Shares of mRNA therapeutics specialist Translate Bio Inc. (NASDAQ:TBIO) fell 30.9% to $17.76 on March 18 over concerns about a new interim analysis of phase I/II data for its cystic fibrosis (CF) candidate, MRT-5005. Several dosing regimens of the inhaled candidate failed to improve a key measure of lung function vs. placebo, in contrast to an earlier readout on other doses tested in the ongoing study, called Restore-CF. Ann Barbier, chief medical officer of the Lexington, Mass.-based company, said her team will need more patient data to fully understand the outcomes. Meanwhile, Translate is talking up its next-generation CF candidate, expected to enter IND-enabling studies later this year.
Though geared toward evaluating safety – a positive quality of the candidate that the first-in-human study continued to affirm – the trial left analysts cold on MRT-5005's prospects in CF, especially as it related to boosting production of the cystic fibrosis transmembrane conductance regulator, or CFTR, protein.
"In the absence of a thesis about where and how the treatment may have broken down (i.e., not produced sufficient CFTR to modify lung function), it is hard to give the company much credit for any value for the program," wrote SVB Leerink analyst Geoffrey Porges, who reduced the firm's price target (PT) for Translate shares to $21 from a prior $33, a move echoed by somewhat smaller PT discounts at Jefferies, Roth Capital Partners and H.C. Wainwright.
That the study was intentionally not powered for efficacy seemed not to affect reaction to the news. Indeed, patient numbers in the study were simply not big enough to address efficacy, said Translate Bio's president and CEO, Ron Renaud, "so I don't think we can draw any hard conclusions right now on efficacy one way or the other."
A different approach
More than 30,000 people in the U.S. live with CF, part of more than 70,000 worldwide, according to the Cystic Fibrosis Foundation. In 2019, global sales of FDA-approved medicines such as Vertex Pharmaceuticals Inc.'s Symdeko (tezacaftor/ivacaftor), Orkambi (lumacaftor/ivacaftor) and Kalydeco (ivacaftor) led the way in terms of revenues generated from the category.
MRT-5005 was designed to be the first clinical-stage mRNA product candidate in the indication to deliver mRNA encoding fully functional CFTR protein to the lung. Furthermore, since currently approved CFTR-modulating therapies are limited to patients with specific genetic mutations, it was expected that inhaled MRT-5005 might be able to meet the needs of people with CF whose disease isn't amenable to those therapies by working directly inside epithelial cells lining the lungs for translation and expression of fully functional CFTR protein.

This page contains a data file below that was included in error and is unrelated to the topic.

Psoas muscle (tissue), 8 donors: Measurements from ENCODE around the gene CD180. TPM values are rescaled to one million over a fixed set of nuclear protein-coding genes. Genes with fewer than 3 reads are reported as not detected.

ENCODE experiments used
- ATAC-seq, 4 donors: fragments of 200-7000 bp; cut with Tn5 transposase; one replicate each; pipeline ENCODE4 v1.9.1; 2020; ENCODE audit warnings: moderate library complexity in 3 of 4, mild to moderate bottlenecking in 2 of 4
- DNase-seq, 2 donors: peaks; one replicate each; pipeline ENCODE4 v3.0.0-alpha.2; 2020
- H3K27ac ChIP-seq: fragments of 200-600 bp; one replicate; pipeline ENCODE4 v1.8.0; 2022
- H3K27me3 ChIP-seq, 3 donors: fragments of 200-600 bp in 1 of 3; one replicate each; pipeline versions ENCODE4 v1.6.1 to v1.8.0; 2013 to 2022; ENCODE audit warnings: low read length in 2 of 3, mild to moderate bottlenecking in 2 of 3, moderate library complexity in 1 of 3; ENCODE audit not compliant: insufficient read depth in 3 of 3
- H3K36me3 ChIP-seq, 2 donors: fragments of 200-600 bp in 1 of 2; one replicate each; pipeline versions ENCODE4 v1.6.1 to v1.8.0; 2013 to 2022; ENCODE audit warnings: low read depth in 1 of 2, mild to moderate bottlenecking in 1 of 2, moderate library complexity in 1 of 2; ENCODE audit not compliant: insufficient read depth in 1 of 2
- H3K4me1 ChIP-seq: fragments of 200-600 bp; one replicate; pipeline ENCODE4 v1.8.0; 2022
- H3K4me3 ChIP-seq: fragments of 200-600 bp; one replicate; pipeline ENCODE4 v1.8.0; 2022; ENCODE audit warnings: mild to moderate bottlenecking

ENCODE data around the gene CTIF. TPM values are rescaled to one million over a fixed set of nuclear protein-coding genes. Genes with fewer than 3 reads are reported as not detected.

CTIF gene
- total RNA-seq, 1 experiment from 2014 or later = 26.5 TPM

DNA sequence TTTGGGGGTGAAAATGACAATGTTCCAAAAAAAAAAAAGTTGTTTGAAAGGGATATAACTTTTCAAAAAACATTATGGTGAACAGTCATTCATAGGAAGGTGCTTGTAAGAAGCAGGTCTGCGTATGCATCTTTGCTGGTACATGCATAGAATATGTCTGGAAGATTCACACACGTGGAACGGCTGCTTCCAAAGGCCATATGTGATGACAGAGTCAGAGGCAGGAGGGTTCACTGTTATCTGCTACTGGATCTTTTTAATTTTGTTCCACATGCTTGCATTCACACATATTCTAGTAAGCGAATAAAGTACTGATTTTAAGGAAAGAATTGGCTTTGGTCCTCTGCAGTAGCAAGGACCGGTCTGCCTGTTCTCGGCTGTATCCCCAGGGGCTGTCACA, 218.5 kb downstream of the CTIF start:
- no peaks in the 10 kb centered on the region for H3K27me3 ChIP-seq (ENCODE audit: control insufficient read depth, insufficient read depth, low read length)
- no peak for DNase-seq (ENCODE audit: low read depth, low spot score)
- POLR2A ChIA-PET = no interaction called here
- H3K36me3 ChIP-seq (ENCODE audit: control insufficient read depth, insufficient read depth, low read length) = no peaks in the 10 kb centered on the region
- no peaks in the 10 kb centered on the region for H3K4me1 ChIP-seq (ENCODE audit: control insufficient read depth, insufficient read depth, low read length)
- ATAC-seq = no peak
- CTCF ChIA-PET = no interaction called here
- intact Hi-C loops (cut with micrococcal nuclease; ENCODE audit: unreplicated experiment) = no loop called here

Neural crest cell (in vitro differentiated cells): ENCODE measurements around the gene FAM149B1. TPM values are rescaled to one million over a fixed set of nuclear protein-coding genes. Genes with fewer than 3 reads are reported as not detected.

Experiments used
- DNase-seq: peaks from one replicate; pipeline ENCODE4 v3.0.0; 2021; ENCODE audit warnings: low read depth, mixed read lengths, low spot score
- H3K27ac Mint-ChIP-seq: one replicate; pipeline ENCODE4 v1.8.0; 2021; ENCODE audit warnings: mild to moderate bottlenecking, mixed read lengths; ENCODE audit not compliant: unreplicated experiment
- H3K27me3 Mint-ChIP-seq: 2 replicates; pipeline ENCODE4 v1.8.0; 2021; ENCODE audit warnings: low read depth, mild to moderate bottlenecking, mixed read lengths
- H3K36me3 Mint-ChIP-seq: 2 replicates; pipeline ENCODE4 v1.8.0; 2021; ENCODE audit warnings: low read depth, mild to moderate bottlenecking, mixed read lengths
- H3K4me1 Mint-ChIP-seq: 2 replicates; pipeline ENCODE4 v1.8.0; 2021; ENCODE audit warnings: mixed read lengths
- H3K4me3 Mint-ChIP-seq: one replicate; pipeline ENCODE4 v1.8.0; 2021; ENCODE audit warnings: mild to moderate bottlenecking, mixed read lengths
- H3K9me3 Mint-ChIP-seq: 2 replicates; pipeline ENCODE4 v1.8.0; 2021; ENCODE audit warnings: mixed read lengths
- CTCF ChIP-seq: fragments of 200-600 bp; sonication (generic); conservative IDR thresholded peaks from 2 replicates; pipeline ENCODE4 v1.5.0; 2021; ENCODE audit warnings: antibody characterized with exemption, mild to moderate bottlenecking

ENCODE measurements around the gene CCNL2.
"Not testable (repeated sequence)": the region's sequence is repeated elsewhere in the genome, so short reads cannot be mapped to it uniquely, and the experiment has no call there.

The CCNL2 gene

How much CFTR might have been produced in CF patients who received MRT-5005 in various arms of the trial remained unknown. Translate Bio said Thursday it plans to continue with ongoing and additional translational studies with MRT-5005. But even with potentially fresh insights ahead, analysts were nonplussed, nodding their heads to acknowledge good points of the readout, such as an ongoing lack of immunogenicity markers and a report of detectable levels of mRNA and lipid in the blood of some patients, indicating that MRT-5005 can cross the mucus layer in the lung, while simultaneously seeming to write the candidate off.
For its part, Translate’s team appeared focused on the company’s next-generation CF candidate, which uses new lipid nanoparticles, protein engineering, codon-optimization approaches and manufacturing process enhancements to increase protein production. They’re also pursuing discovery efforts to identify lead product candidates in additional pulmonary diseases, including primary ciliary dyskinesia and pulmonary arterial hypertension, Renaud said.
Despite that work, at least in the near term, investor interest in the company is more focused on its collaboration with Sanofi Pasteur, the global vaccines business of Sanofi SA, to develop infectious disease vaccines using its mRNA technology. Under the terms of that deal, the partners are jointly conducting R&D to advance vaccines targeting up to seven infectious disease pathogens, including SARS-CoV-2 and influenza.
After an evaluation of multiple COVID-19 vaccine candidates in vivo for immunogenicity and neutralizing antibody activity, they selected MRT-5500 as the lead candidate for a vaccine against the virus, which causes COVID-19. And, on March 12, they announced the start of a phase I/II trial, triggering a $25 million milestone payment for Translate. The companies expect interim results from the trial in the third quarter of this year.
An IND filing and trial initiation for the partners' influenza vaccine candidate is expected around midyear.